Cohort contributor ggh06 has been posting quite a few photos lately, including several of a lot full of retired Curbside Classics. I was drawn to this weathered old Studebaker as it no longer has a bullet in the chamber, so to speak.
The ’50-’51 Studeys were largely the same as the advanced postwar ’47s, except for a remarkable nose job obviously inspired by contemporary aircraft. They’re among my favorite Studebakers, especially the Starliner coupe with its wraparound backlight. Today’s ’51, however, is the more common four-door sedan.
And that’s not all folks, for a second ’51, retaining a lot more trim and glass than its neighbor, was just a few yards away. This fenced-in lot holds even more interesting subjects, but since I’ve always had a soft spot for Studebakers, I had to give them first billing!
So where was all this old iron? As ggh06 tells us:
“This set was shot on two consecutive days at the site of a now-closed auto body shop about 30 miles north of Victoria, Texas. The collection of abandoned vehicles here seems to include quite a lot more than just the unrepaired late-model wrecks that seem to collect around such facilities…guarding the property entrance is this none-too-shabby ’63 Pontiac Star Chief…”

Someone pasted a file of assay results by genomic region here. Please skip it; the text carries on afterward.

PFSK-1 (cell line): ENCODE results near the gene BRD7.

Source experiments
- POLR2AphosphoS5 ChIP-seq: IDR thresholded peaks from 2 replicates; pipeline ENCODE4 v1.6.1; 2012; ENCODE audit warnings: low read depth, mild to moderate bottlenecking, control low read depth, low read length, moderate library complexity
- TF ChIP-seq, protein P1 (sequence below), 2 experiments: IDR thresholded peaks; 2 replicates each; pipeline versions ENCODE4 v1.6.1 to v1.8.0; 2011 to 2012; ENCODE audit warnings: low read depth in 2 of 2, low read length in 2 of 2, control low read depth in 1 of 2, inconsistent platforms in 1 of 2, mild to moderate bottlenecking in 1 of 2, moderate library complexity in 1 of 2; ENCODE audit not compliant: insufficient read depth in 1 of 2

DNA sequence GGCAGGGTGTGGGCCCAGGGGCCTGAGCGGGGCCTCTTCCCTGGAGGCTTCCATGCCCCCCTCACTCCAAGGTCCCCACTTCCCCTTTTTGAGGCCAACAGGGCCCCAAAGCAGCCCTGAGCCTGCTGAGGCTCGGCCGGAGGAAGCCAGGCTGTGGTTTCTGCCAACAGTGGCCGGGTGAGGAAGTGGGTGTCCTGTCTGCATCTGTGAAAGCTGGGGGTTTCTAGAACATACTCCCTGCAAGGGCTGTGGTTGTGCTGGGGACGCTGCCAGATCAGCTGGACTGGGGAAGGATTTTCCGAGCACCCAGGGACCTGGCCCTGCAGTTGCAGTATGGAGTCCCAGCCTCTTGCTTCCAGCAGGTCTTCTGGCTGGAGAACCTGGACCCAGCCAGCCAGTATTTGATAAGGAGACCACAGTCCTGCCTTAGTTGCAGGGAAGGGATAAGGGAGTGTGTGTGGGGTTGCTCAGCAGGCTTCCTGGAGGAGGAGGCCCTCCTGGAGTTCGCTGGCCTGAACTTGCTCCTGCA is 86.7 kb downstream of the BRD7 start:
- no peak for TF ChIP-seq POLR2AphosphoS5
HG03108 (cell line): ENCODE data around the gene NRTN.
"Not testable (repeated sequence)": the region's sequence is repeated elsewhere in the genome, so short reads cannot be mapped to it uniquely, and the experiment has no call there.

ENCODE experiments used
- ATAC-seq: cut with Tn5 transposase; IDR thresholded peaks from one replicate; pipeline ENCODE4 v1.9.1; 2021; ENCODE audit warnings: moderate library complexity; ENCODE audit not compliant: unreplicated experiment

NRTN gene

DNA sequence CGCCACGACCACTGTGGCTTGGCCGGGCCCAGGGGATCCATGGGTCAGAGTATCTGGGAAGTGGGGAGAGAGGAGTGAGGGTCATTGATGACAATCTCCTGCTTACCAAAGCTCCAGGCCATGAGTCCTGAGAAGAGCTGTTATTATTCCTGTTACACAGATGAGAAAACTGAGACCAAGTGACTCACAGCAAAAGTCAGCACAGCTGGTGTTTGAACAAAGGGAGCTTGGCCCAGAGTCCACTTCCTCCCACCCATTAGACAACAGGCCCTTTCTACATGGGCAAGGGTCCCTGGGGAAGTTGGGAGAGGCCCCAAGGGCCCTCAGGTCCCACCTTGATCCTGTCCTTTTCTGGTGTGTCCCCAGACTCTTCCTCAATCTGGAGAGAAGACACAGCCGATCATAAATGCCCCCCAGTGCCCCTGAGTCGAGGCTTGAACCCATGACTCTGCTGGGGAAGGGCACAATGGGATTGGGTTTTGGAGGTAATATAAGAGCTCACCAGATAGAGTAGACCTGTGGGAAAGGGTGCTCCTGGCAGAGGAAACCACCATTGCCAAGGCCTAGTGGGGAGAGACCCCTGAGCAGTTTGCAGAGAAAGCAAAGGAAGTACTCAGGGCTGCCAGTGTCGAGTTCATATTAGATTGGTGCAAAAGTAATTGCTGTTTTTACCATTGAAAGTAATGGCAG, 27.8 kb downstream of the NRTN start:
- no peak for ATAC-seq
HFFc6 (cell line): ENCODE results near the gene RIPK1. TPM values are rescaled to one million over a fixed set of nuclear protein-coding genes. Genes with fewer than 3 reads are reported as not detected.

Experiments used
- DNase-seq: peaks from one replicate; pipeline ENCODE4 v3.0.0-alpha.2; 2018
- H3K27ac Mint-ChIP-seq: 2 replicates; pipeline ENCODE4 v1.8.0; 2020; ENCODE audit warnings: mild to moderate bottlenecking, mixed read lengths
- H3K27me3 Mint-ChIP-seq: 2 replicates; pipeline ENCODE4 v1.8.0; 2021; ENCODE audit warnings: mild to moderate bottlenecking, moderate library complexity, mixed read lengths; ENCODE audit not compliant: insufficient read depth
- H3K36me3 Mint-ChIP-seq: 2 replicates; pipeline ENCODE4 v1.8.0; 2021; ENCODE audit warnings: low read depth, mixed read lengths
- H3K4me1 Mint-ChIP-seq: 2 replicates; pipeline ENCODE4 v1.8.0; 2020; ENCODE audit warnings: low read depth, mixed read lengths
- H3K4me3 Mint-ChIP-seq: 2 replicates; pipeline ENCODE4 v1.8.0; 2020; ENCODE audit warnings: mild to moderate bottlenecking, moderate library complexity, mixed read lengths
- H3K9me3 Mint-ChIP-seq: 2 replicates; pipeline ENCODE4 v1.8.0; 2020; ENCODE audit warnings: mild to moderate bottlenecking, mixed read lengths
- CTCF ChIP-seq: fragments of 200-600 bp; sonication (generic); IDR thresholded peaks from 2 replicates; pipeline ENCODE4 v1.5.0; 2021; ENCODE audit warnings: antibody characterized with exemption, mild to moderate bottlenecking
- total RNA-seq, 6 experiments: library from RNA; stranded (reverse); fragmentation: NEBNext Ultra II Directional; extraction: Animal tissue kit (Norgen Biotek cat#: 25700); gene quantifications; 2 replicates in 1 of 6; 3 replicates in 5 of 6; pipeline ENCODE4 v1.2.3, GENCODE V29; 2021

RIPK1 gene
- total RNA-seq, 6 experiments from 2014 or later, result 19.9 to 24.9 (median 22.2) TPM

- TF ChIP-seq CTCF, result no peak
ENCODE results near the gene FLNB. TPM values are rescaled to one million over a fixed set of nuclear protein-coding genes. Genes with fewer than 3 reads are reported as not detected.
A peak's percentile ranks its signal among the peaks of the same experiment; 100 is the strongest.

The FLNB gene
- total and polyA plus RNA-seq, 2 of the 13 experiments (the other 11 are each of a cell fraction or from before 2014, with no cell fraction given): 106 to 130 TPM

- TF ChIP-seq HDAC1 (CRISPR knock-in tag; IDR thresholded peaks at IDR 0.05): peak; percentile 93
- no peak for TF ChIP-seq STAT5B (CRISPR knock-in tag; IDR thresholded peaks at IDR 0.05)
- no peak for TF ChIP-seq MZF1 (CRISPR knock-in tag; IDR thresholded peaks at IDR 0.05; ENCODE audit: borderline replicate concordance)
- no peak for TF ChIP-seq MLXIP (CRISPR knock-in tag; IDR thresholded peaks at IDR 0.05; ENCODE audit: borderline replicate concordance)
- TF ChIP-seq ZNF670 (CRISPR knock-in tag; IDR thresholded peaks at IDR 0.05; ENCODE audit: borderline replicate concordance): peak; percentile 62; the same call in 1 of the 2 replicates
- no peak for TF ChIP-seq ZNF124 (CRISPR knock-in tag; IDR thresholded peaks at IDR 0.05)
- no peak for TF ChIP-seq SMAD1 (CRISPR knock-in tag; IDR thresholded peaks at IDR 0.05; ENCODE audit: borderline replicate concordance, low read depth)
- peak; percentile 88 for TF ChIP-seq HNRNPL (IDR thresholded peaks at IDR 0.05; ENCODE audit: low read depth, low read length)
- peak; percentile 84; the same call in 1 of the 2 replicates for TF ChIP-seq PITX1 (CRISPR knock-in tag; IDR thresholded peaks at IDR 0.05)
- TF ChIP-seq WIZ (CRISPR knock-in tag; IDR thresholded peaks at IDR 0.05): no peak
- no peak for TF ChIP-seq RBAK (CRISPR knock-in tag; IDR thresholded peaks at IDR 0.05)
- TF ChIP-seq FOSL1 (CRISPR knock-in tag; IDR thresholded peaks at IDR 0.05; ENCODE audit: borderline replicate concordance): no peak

Looks quite nice in aqua and white. It just needs some proper wheel covers–or better yet, some eight-lug alloy wheels.
I also had to include this lovely ’55 Cadillac. One of the first car shows I attended was the 1986 or 1987 June Jamboree, in East Moline. As a tot of only six or so, I clearly remember a 1955 Cadillac like this one in attendance, in mint condition.
It was painted black–no two-tone–and had a light gray broadcloth interior. I believe it was a Sixty Special; I have a vague recollection of those hash marks on the rear quarter panels, but I can’t be sure. At any rate, I was most impressed: Due to my stature at the time, it appeared to be a block long! That memory has stayed with me all these years. This green one looks like it could be fired up and on the road with little trouble.
We’ve got quite a variety of cars here: a short-bed ’60s C10; a Maverick with period-correct slotted mags; and a 260Z 2+2, with gaudy aftermarket wire wheels.
There were also several ’55-’58 Chevys, including this ’58 sedan. As you can see, there was security on the premises.
There was even a ’59 Edsel, which I’m quite sure has not been Eco-boosted. Quite a few of the old-timers were sans paint, but the majority of them still had most if not all of their brightwork.
Want more? The rest of the “retirement party” CCs begins here at the Cohort. Enjoy!